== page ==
||This diagram says that of of
light which comes to the film in the center, at the
utmost corners of the
negative (21mm away from center) less than 25% arrives
at the fastest aperture
of the lens. That means the corners are probably
underdeveloped by 2 f-/stops. Bad thing if you have
slide film used.
Closing down the lens 3 stops reduces the light loss to one stop (upper curve)
This diagram is from a newly, excellent (Retrofocus type) designed 21mm lens. This form of, in everyday speech "vignetting" is unevitable, and occurs even in the best designed wide angle lenses. If it would be vignetting it could be avoid in one or another way, probably by the lens designer.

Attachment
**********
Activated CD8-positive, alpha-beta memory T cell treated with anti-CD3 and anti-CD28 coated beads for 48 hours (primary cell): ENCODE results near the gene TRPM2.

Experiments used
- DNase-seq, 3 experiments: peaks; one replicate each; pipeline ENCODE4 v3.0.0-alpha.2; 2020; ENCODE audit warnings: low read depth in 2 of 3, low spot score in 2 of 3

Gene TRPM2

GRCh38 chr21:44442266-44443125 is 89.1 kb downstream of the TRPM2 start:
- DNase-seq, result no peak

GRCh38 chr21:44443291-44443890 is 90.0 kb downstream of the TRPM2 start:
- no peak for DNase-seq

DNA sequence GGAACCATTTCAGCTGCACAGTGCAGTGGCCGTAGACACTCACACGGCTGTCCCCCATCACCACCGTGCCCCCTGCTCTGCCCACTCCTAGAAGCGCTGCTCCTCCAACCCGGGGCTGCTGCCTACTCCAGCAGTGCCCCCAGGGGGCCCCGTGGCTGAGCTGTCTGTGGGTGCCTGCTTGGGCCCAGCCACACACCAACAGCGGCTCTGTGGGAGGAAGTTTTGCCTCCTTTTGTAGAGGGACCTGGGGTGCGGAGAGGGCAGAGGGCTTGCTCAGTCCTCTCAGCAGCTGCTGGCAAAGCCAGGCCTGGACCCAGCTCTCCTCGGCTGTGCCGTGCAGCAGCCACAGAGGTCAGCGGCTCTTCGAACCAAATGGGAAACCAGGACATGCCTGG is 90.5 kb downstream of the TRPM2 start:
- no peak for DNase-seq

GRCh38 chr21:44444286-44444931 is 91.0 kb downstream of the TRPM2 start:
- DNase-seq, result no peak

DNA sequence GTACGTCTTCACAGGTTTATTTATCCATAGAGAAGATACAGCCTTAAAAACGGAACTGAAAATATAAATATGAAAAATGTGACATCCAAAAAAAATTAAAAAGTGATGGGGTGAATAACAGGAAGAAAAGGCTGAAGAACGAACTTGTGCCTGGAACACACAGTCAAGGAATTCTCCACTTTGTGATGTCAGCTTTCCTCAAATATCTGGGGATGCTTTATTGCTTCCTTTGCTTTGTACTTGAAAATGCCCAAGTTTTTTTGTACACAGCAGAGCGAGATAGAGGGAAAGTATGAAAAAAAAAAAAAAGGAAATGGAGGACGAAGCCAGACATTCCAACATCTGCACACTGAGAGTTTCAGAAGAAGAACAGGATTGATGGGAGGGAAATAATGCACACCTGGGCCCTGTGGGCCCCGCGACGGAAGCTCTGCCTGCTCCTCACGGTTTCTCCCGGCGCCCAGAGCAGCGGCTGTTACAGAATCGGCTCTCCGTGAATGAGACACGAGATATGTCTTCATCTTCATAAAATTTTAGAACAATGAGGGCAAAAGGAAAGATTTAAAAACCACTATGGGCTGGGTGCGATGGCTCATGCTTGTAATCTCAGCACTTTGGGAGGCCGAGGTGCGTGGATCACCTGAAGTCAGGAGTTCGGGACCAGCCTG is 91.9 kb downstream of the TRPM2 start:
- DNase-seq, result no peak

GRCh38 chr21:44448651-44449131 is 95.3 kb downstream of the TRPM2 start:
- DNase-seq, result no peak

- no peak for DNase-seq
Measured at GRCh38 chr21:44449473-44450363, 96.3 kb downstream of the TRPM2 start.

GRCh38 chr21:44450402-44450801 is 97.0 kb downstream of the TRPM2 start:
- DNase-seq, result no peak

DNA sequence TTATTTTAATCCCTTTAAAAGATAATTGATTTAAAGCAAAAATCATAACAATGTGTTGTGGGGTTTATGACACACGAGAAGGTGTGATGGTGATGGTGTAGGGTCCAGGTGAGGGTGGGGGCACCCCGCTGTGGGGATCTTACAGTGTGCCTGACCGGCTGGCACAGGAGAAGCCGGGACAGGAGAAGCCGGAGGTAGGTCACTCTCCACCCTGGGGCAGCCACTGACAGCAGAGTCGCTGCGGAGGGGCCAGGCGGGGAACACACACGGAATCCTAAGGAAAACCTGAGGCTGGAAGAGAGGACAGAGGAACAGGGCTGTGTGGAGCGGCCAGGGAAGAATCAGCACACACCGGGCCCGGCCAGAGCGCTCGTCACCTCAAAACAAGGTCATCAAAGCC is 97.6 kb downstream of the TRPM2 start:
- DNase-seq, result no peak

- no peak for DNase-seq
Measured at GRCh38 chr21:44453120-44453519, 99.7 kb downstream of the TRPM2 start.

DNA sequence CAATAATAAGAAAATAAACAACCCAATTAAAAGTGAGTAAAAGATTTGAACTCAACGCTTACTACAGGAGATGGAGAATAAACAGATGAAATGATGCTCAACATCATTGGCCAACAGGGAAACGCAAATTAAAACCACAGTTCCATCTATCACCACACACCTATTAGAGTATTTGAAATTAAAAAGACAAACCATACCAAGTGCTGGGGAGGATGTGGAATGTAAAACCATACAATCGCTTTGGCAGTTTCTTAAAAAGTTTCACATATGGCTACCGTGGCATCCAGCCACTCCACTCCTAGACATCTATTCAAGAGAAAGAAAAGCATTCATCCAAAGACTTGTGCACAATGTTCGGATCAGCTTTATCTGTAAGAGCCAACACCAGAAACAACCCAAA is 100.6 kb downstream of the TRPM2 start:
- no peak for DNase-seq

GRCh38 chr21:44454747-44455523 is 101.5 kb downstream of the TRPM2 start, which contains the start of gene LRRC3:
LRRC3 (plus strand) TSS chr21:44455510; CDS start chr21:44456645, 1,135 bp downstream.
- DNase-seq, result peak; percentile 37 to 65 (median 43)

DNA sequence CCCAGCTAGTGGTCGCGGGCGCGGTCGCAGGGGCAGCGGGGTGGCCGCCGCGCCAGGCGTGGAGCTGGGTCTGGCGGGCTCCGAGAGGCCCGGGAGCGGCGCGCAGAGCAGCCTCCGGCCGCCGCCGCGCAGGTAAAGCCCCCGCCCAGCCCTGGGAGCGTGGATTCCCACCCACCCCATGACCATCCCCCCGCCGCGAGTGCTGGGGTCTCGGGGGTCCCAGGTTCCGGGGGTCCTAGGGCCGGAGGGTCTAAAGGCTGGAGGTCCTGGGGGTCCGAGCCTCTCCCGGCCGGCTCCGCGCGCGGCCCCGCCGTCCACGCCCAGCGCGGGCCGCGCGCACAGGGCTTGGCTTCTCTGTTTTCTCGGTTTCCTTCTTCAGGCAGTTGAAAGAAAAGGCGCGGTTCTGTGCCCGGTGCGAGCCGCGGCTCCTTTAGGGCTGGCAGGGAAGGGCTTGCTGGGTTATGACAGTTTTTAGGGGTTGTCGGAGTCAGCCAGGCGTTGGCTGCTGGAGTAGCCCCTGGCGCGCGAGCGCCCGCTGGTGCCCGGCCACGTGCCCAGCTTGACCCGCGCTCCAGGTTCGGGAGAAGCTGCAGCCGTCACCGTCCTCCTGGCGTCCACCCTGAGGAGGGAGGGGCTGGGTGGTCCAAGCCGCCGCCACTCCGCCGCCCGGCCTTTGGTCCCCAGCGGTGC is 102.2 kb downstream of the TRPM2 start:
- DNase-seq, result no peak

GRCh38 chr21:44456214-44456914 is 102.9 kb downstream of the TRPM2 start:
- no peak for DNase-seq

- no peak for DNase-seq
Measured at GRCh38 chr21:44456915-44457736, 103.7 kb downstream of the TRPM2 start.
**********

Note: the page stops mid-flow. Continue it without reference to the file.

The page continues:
But the only thing one can do against it belongs to the photographer: Either avoid very wideangle lenses, stop down at least two stops, change background, or use tolerant film (i.e. B&W negative)
||Left: Image of a brick wall laid by an
beginner. Original image (no distortion) above and heavily
barrel-distorted image (beneath)
Middle: perspective deformed but distortion-free picture (falling lines).
If you enlarge this picture large enough and look at it from close distance, the falling lines dissapear! This is what "natural perspective" means (don't do it with your monitor, please)